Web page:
Breaking News
Ad-Free Version. Upgrade your experience. Save up to 40% More details

Dollar likely to rise, but rally will lose steam later in 2021, Forum says

EconomyMar 25, 2021 05:45AM ET
Saved. See Saved Items.
This article has already been saved in your Saved Items
© Reuters. FILE PHOTO: U.S. one hundred dollar notes are seen in this picture illustration

By Divya Chowdhury and Lisa Pauline Mattackal

(Reuters) - Economic growth and higher bond yields will keep the U.S. dollar stronger for now, but the rally will lose steam later in 2021 because of a dovish Federal Reserve and rising fiscal deficit in the United States, economists and strategists said.

The dollar rally will be mitigated in the coming months because the Fed's extraordinary monetary policy won't result in sustained inflation, they told the Reuters Global Markets Forum.

Fed officials have said the central bank will ignore the price pressures expected to accumulate in coming months and let the economy run "hot" to encourage more hiring.

"The most likely outcome is that after a spring peak (of) around 3.5% for headline CPI and 2.5% for core PCE, inflation will fall back, while remaining above 2% for longer than at any other time over the past decade," said Gregory Daco, chief U.S. economist at Oxford Economics.

Graphic: Fed sees strong economy, low rates Fed sees strong economy, low rates -

The risk of inflation spiralling out of control was limited because rising prices would in turn restrain demand, and the Fed can eventually rely on its toolkit, including forward guidance and yield-curve control, to control runaway prices.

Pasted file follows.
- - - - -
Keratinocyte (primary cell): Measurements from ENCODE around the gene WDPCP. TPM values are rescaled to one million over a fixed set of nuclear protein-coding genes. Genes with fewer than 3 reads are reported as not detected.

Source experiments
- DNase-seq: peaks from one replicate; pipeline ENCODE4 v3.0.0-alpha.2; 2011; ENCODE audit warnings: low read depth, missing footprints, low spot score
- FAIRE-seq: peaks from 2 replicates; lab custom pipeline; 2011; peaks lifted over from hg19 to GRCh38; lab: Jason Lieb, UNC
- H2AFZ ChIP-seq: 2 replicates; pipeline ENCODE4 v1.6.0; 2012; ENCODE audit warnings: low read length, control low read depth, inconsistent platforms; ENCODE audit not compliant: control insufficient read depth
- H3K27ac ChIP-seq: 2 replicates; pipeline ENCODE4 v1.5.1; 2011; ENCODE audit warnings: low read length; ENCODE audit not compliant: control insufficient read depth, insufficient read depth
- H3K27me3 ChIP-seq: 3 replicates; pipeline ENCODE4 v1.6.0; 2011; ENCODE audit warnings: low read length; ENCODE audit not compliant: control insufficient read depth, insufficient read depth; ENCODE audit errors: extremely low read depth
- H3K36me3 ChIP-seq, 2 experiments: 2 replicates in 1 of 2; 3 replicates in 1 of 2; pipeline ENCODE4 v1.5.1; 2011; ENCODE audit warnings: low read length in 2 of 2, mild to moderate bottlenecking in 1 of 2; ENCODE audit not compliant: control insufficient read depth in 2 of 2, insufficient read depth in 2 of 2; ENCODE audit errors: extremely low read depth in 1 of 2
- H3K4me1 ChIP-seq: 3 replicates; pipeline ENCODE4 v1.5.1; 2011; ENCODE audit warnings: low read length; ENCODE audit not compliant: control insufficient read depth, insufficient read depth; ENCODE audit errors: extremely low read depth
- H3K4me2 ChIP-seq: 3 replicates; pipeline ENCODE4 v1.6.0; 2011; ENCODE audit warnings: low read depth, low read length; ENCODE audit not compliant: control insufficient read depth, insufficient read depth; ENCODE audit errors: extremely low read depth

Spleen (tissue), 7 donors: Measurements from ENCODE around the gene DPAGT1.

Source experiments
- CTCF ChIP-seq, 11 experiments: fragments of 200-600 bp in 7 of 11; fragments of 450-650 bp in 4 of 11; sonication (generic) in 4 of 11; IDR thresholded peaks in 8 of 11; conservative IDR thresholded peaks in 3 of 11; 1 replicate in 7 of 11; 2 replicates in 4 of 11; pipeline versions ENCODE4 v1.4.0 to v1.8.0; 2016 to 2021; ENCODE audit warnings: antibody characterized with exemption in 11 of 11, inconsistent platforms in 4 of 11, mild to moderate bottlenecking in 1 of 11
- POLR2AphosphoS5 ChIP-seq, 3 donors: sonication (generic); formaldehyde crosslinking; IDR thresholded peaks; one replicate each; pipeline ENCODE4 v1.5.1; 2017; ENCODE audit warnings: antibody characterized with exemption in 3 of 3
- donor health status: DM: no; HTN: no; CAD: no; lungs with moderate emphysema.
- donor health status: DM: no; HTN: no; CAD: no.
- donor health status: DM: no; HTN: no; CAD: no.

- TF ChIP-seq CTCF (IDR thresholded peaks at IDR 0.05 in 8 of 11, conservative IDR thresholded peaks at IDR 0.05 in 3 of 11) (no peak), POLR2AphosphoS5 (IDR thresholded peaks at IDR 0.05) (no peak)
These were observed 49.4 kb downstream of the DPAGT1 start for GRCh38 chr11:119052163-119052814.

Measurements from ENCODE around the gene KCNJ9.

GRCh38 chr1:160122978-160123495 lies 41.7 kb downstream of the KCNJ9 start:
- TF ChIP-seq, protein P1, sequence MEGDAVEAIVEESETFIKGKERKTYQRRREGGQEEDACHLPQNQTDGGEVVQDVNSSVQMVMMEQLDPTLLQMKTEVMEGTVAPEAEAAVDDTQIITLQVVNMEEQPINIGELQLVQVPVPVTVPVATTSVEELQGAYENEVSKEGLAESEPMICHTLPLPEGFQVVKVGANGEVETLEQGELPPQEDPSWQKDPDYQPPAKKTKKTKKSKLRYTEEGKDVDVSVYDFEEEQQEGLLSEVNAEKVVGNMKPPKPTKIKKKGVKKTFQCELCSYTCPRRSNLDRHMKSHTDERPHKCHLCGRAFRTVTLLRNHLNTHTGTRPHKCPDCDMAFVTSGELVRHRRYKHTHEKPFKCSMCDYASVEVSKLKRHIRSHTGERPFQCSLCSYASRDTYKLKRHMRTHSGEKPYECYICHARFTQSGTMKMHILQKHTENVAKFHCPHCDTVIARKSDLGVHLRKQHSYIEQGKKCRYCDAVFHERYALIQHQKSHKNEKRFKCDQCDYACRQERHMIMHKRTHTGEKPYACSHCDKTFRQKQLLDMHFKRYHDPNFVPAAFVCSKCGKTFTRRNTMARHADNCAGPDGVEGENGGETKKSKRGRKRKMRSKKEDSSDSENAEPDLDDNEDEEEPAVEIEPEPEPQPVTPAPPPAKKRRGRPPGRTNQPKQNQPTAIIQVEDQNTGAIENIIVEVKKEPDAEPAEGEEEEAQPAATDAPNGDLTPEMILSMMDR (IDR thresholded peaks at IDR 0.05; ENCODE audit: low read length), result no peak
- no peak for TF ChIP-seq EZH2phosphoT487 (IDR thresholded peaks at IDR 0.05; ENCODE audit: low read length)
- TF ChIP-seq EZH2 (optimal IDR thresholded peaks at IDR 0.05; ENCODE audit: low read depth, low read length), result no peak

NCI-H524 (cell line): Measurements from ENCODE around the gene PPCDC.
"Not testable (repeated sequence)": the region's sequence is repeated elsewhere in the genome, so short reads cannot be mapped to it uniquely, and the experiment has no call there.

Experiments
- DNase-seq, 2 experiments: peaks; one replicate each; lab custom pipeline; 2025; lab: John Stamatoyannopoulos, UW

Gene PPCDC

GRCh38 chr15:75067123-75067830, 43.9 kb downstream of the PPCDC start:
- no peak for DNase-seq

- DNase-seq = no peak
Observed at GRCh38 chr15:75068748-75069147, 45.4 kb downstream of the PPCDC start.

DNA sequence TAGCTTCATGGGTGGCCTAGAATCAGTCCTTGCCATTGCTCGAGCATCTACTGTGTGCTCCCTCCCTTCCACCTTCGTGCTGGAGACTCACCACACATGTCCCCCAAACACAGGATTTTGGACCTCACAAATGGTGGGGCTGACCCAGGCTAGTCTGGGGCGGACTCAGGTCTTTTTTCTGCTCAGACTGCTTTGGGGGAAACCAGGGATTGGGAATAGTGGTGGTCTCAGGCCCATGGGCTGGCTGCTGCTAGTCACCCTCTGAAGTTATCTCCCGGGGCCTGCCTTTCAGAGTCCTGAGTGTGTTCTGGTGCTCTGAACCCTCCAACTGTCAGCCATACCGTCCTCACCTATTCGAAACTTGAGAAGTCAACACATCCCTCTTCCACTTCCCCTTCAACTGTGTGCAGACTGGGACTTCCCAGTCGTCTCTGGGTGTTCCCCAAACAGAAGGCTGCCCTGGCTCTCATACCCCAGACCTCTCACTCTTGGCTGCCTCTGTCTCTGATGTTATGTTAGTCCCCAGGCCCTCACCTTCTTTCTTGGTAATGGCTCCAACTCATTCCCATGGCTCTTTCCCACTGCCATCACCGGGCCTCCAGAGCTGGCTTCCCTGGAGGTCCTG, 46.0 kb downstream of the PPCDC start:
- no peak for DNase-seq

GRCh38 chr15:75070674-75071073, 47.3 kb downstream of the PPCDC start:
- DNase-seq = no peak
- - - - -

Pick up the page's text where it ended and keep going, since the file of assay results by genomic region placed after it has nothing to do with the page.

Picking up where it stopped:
"The inflation we are seeing is not wage/price spiral stagnation inflation, it is recovery inflation and transitory," said Jeffrey Halley, senior market analyst for Asia Pacific at OANDA.

Halley expected the dollar to end the year lower, with the Japanese yen topping out at 112.00 to the dollar. It is currently at 108.99.

There is a real possibility that bond yields will keep rising, but the Fed doesn't have to raise interest rates to combat it, said Kristina Hooper, chief global market strategist at Invesco.

"Operation Twist is most likely," Hooper said, adding that she expected the Fed to act only if markets became "disorderly" when the 10-year yield reaches 2%.

The benchmark U.S. 10-year yield is currently at 1.6191%. US10YT=RR

"But if the 10-year yield rises to even 3% and markets are able to digest the rise in yields, then the Fed will not step in," she said.

Eric Freedman, CIO at U.S. Bank Wealth Management, likened the communication between the markets and the Fed to "the game of Marco Polo," where markets sell bonds and wait to see if the Fed is worried about that interest rate level.

Freedman said rates would have to move higher and more abruptly for the Fed to get concerned.

(These interviews were conducted in the Reuters Global Markets Forum, a chat room hosted on the Refinitiv Messenger platform. Sign up here to join GMF:

Dollar likely to rise, but rally will lose steam later in 2021, Forum says

Related Articles

Pound Dips Despite Hawkish BoE Talk
Pound Dips Despite Hawkish BoE Talk By - Oct 18, 2021

By Sam Boughedda — On Monday, the pound dipped against most other major currencies, notwithstanding hawkish talk from the BoE and banks saying they see a hike in...

Add a Comment

Comment Guidelines

We encourage you to use comments to engage with other users, share your perspective and ask questions of authors and each other. However, in order to maintain the high level of discourse we’ve all come to value and expect, please keep the following criteria in mind:  

  •            Enrich the conversation, don’t trash it.

  •           Stay focused and on track. Only post material that’s relevant to the topic being discussed. 

  •           Be respectful. Even negative opinions can be framed positively and diplomatically. Avoid profanity, slander or personal attacks directed at an author or another user. Racism, sexism and other forms of discrimination will not be tolerated.